<br><br><div><span class="gmail_quote">On 6/11/07, <b class="gmail_sendername">Phillip J. Eby</b> <<a href="mailto:email@example.com">firstname.lastname@example.org</a>> wrote:</span><blockquote class="gmail_quote" style="border-left: 1px solid rgb(204, 204, 204); margin: 0pt 0pt 0pt 0.8ex; padding-left: 1ex;">
At 12:46 AM 6/12/2007 +0200, Giovanni Bajo wrote:<br>>Hi Philip,<br>><br>>I'm going to submit a PEP for Python 3000 (and possibly backported<br>>as an option off by default in Python 2). It's related to imports
<br>>and how to make them faster. Given your expertise on the subject,<br>>I'd appreciate if you could review my ideas. I briefly spoken of it<br>>with Alex Martelli a few days ago at PyCon Italia and he was not
<br>>negative about it.<br>><br>>Problems:<br>><br>>- A single import causes many syscalls (.pyo, .pyc, .py, in both<br>>directory and .zip file).<br>>- Situation is getting worse and worse with the advent of
<br>>easy_install which produces many .pth files (longer sys.path).<br>>- Python startup time is slow, and a noticable fraction of it is<br>>dominated by site.py-related stuff (a simple hello world runs takes<br>
>0.012s if run without -S, and 0.008s if run with -S).<br>>- Many people might not be interested in this, but others are really<br>>concerned. Eg: again at PyCon italia, I spoke with one of the<br>>leading Sugar programmers (OLPC) who told me that one of the biggest
<br>>blocker right now is the python startup time (applications on latest<br>>OLPC prototype take 3-4 seconds to startup). He suggested that this<br>>was related to the large number of syscalls made for imports.<br>
><br>><br>>Proposed solution:<br>><br>>- A site cache is introduced. It's a dictionary mapping module names<br>>to absolute file paths.<br>>- When an import occurs, for each directory/zipfile we walk in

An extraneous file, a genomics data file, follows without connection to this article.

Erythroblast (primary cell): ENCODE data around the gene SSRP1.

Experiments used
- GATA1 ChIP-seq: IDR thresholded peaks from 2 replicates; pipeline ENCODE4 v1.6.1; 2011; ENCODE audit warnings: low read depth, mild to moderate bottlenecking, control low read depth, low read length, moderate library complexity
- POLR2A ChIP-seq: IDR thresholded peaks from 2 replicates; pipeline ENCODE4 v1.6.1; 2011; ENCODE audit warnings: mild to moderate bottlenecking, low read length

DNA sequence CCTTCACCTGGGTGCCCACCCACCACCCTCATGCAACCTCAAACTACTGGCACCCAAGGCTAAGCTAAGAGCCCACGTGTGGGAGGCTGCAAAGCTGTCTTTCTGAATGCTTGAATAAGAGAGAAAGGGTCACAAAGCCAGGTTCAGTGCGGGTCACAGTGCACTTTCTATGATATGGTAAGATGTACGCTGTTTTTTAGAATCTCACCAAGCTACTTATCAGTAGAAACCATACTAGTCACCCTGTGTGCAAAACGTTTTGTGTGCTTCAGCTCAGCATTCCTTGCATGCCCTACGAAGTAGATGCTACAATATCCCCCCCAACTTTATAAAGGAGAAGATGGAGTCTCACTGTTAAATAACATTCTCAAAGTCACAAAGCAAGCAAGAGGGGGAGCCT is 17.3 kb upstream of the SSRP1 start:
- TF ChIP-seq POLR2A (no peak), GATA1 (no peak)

<br>>sys.path, we read all directory entries, and update the site cache<br>>with all the Python modules found in it (all the Python modules<br>>found in the directory/zipfile).<br>>- If the filepath for a certain module is found in the site cache,
<br>>the module is directly accessed. Otherwise, sys.path is walked.<br>>- The site cache can be cleared with sys.clear_site_cache(). This<br>>must be used after manual editing of sys.path (or could be done<br>>automatically by making
sys.path a list subclass which notices each<br>>modification).<br>>- The site cache must be manually cleared if a Python file is added<br>>to a directory in sys.path after the application has started. This<br>>is a rare-enough scenario to require an additional explicit call.
<br>>- If for whatever reason a filepath found in the site cache cannot<br>>be accessed (unmounted device, whatever) ImportError is raised.<br>>Again, this is something which is very rare and does not require<br>
>much attention.<br><br>Here's a simpler solution, one that's easily testable using existing<br>Python versions. Create a subclass of pkgutil.ImpImporter<br>(Python >=2.5) that caches a listdir of its contents, and uses it to
<br>immediately reject any find_module() requests for which matching data<br>is not in its cached listdir. Add this class to sys.path_hooks, and<br>see if it speeds things up.</blockquote><div><br><br>I thought about this use case when writing importlib for lowering the penalty of importing over NFS and this is exactly how I would do it as well (except I would use the code from importlib instead of pkgutil =).